Letterfrack’s annual Sea Week festival is underway. It’s an exciting programme of events – music workshops, conferences, walks and visual art all of which have the subject of the sea at their core. This annual celebration is running for many years now under the guidance and boundless energy of Leo Hallissey and it is always a welcome opportunity for the community to reflect on the gift of our natural surroundings here in Connemara. Last Saturday night, I went along to the opening of the Small Works exhibition taking place in the Connemara National Park. This year the theme is the ‘Island’ and this exhibition is a collective whereby artists who are living and working in the area are invited to participate. The really interesting thing about this show is that everyone presents their work anonymously. In this way, established artists ( some known on an international scale ) are shown alongside much lesser known artists and the viewer is invited to see each piece on it’s own merit, without partiality or bias. Another distinctive feature of the show is the prices – everything on view is for sale at the agreed price of €90.00 unframed or €130.00 framed. This idea of bringing art to the people by making it affordable is supported by all of the artists who allow their work to be shown at a low value and it gives people here the opportunity to buy an original artwork, some perhaps for the first time. Leo introduced the show with this in mind and he spoke about it as a ‘hymn of hope and generosity’ and a ‘reclaiming of values’. These things are worthy of praise, what we are left with really after the shock of the last four years and the excess that went before it.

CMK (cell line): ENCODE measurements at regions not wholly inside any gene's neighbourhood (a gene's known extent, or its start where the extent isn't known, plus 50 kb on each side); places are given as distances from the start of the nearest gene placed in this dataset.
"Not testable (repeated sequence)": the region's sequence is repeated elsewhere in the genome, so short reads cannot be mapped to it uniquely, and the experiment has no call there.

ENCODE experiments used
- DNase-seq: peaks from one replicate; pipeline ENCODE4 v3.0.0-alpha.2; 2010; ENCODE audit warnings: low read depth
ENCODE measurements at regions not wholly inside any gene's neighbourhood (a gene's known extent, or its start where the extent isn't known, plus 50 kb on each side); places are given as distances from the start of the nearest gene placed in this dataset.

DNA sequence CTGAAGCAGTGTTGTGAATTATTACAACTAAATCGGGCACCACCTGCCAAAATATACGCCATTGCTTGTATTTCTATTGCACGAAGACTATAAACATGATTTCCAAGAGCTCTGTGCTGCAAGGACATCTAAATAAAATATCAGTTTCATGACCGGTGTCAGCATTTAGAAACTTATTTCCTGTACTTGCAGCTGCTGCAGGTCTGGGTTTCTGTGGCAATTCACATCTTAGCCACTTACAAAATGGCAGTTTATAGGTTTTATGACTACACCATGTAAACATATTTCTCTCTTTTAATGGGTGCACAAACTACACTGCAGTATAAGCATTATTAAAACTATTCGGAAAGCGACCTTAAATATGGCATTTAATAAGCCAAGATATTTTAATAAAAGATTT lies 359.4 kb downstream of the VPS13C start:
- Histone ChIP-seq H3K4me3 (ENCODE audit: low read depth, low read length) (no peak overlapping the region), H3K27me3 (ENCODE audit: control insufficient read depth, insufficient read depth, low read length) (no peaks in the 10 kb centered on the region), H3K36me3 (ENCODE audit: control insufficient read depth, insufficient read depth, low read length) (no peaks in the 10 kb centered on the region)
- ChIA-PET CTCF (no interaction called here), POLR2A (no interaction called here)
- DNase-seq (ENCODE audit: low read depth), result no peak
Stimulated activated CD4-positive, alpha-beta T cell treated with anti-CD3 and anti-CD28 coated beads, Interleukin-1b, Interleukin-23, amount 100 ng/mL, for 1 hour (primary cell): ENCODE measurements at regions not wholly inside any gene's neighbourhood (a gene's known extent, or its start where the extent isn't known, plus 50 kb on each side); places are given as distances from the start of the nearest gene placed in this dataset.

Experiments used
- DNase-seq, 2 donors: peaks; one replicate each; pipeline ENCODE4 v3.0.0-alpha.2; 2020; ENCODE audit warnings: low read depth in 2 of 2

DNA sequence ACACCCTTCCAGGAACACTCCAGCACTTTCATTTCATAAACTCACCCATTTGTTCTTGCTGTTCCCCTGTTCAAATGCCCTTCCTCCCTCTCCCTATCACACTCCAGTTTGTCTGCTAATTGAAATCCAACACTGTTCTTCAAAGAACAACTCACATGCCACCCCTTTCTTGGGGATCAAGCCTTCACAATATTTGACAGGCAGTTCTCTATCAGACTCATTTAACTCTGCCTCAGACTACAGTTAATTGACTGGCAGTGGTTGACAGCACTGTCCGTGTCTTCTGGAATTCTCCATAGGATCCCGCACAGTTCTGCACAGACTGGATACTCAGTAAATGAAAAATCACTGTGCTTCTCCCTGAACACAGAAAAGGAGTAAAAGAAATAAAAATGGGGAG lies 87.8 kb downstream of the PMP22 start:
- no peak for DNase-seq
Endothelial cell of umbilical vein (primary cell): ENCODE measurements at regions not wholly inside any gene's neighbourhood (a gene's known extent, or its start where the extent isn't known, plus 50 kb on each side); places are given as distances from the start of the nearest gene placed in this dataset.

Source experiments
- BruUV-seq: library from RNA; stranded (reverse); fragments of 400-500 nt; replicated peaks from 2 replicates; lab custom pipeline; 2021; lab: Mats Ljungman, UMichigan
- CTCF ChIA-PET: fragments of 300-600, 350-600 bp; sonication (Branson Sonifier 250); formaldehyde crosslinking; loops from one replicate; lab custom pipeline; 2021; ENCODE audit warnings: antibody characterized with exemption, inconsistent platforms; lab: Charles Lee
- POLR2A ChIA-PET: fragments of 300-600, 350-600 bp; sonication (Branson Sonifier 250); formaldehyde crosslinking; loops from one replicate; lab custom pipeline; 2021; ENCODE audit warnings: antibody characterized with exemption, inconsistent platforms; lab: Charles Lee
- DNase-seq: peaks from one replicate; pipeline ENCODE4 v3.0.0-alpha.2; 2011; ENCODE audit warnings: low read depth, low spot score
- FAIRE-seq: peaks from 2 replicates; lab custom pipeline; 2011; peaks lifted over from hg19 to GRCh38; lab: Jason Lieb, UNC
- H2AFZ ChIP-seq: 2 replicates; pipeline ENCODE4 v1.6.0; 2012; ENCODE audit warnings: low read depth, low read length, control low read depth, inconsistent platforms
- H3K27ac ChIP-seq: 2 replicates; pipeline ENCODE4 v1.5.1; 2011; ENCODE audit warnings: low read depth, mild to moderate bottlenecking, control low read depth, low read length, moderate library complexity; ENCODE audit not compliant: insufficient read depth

‘Where Sea meets Sky’
Music is always an important part of the evening and this year was no exception as we were treated to a number of tunes from young local musicians before Galway city arts officer James Harrold took the floor and officially opened the show. He spoke about the islands in terms of mythology and dreams, as symbols of life and interesting places to explore. He was full of praise for Letterfrack as a thriving community of artists and a place of enormous energy and diversity, characteristics which make this small place shine out among other larger western towns. He also spoke about our unique landscape and coastline, how privileged we are to have the sea at our side and how enriching this is for our community when so many counties are locked in by land.
‘Detritus of my studio arranged as an Island’
My own first impressions of the exhibition took account of the way it was presented and all credit to the meticulous eye of curator and artist David Keane and painter Mary Hession. The show has a real sense of cohesion in spite of the enormous variety of work and scale, framed and unframed pieces. I recognised some of the artists by their style of painting and drawing and in some cases by their chosen materials. However I was unable to pin down most of the pieces and I really enjoyed the sense of mystery that this brought about and the close examination of each piece that it prompted. I found it inspiring to see such a variety of responses to one theme, like a chorus of quiet separate voices singing together. Some of the pieces can be clearly read as island forms, other paintings suggest it with colours and other imagery. All of them made me look at my own work in a new way and question how I might explore new materials in the future.
The artists participating in this exhibition are – Barrie Cooke, Margaret Egan, Bernie Dignam, Mary Donnelly, Debbie Watkins, Alice Coyle, Brigid Sealy, Laura Cull, Jill Scott, Angie Williams, Oilbhe Scanell, Gavin Lavelle, Margaret Irwin West, Tania Gray, Mary Hession, David Keane, Leah Beggs, Will O’Kane, Karina Heaslip and Dorothy Cross.
Don’t let this one pass you by, it’s well worth a visit and it runs till October 29th.
Cover image by David Keane